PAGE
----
Monday, August 6, 2012

Church Discipline: How the Church Protects the Name of Jesus, by Jonathan Leeman


A straightforward and practical defense of and guidebook for church discipline.  Leeman sets out the scriptural basis for church discipline, as viewed through the lens of the gospel.  Church discipline, according to Leeman, has nothing to do with vindictiveness, revenge, or even punishment.  It is, rather, action taken from a position of genuine love and affection, in the hope that it will be a catalyst for repentance in the life of a loved one--and it is action taken to protect the name of Christ from those who would, by their unrepentant sin, drag that name in the mud and by their actions speak lies about a holy God.

Once he has established the importance of church discipline, he offers guidance for church leaders and pastors who wish to implement church discipline but aren't really sure how.  He includes a collection of case studies--sanitized examples of disciplinary issues that have come up in his church or others, as well as a discussion of how the leaders proceeded in each case and how they reached that decision.  These examples range from the straightforward (adultery and abandonment of spouse) to complex (divisiveness by a faithfully attending non-member), and Leeman offers excellent insights into each situation. 

Finally, he closes with an admonition that leaders of churches without a history of discipline not jump in hastily with both feet.  Before church discipline can be implemented, extensive groundwork must be laid. The importance of holiness and repentance must be stressed.  The congregation must be educated on the biblical foundation for--and requirement of--church discipline.  And in many cases, the church's governing documents must be examined and modified to allow for disciplinary action by the church.  This is not something you spring on a congregation out of nowhere, nor is it something you inflict upon members without giving them fair notice that such an action is possible.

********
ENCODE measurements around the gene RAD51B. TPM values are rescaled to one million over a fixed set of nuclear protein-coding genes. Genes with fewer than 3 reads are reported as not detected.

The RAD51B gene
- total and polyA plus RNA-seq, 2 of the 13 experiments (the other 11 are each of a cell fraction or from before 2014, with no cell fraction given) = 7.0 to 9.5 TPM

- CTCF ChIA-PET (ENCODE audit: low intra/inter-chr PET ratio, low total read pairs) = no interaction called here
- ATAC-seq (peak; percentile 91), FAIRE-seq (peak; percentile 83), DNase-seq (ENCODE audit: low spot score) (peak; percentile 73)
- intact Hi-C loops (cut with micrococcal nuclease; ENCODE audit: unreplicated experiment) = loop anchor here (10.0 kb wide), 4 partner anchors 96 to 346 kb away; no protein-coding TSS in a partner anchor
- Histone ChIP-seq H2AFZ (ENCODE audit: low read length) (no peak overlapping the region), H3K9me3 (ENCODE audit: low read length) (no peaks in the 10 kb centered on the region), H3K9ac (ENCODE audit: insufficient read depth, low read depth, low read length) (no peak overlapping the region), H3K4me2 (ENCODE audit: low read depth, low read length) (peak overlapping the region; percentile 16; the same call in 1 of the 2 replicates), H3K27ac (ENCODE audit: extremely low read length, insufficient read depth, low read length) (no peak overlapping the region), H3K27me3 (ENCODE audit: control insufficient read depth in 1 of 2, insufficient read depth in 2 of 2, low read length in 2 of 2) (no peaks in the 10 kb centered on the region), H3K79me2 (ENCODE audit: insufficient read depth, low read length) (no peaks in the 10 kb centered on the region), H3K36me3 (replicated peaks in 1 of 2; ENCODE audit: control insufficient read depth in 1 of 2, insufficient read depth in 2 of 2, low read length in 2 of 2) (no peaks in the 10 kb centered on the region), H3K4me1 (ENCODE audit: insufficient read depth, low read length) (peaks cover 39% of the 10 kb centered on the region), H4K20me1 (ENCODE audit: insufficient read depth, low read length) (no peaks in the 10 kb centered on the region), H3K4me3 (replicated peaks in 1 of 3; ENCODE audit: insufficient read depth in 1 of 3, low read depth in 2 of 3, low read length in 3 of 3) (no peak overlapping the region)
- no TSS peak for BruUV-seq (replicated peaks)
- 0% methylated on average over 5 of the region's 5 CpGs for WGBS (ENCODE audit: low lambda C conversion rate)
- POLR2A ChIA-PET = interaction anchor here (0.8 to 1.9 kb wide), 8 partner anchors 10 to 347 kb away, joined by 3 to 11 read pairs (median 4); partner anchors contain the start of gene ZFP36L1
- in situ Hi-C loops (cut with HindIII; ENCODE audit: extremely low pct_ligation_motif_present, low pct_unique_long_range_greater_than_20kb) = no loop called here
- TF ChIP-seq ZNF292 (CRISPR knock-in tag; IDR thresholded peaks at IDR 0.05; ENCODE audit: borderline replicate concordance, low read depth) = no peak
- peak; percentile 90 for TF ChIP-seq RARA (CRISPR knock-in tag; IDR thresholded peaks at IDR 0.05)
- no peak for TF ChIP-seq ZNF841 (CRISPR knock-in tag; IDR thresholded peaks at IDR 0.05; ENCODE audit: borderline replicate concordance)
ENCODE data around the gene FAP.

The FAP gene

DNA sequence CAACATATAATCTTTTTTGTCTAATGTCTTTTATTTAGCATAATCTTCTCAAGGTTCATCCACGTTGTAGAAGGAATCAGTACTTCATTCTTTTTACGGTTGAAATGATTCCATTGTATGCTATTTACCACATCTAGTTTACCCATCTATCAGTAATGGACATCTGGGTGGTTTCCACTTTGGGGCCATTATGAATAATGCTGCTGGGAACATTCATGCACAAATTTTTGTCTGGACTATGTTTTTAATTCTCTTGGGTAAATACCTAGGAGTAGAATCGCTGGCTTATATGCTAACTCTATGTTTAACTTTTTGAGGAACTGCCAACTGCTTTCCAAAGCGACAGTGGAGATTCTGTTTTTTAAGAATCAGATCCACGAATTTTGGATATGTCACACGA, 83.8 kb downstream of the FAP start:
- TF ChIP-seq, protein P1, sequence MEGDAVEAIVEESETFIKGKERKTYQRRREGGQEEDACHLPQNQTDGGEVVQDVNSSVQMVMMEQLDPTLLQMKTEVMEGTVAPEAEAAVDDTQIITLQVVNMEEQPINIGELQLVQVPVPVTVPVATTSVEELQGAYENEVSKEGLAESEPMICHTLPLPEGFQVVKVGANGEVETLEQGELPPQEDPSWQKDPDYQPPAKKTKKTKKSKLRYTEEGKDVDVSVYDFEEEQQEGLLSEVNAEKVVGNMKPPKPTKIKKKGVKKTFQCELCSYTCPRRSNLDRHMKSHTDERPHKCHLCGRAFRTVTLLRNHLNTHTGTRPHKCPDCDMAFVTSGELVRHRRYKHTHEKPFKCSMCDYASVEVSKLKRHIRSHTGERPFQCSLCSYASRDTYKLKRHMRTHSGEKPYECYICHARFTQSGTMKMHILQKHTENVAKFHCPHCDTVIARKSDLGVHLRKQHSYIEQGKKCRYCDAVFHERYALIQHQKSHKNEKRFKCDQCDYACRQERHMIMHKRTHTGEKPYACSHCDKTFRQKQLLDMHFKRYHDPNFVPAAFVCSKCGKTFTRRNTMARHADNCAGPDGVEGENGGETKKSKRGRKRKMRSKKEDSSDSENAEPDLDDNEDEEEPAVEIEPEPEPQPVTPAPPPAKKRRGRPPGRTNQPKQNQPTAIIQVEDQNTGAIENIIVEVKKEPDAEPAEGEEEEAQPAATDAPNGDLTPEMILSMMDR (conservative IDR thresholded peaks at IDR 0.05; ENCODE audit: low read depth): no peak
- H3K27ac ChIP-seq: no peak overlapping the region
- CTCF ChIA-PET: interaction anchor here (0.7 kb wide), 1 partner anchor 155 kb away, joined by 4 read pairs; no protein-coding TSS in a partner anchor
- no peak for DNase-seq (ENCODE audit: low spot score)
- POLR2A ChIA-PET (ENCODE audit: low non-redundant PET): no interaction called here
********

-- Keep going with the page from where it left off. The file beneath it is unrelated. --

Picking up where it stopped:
There is also an extremely helpful index in the back of the book, listing the top 22 mistakes pastors make in implementing church discipline.

The book is by no means a masterpiece of prose; it is a straightforward and unadorned explanation of church discipline.  Leeman writes capably, if not beautifully, and he makes his points clearly and concisely.  He steadfastly focuses not on retribution, legalism, and judgment, but on loving our neighbors, protecting the name of Christ, caring for the church His bride, and commending the gospel well in our local body of believers.  He does not take sin lightly, nor does he compromise the need to address serious sin with serious action, but the whole of his argument is premised on love of God and love of neighbor.

Definitely worth a read if you have questions about church discipline, in theory or in practice.  At 140 pages, this is no treatise, but it's a good introduction into the biblical argument for church discipline.

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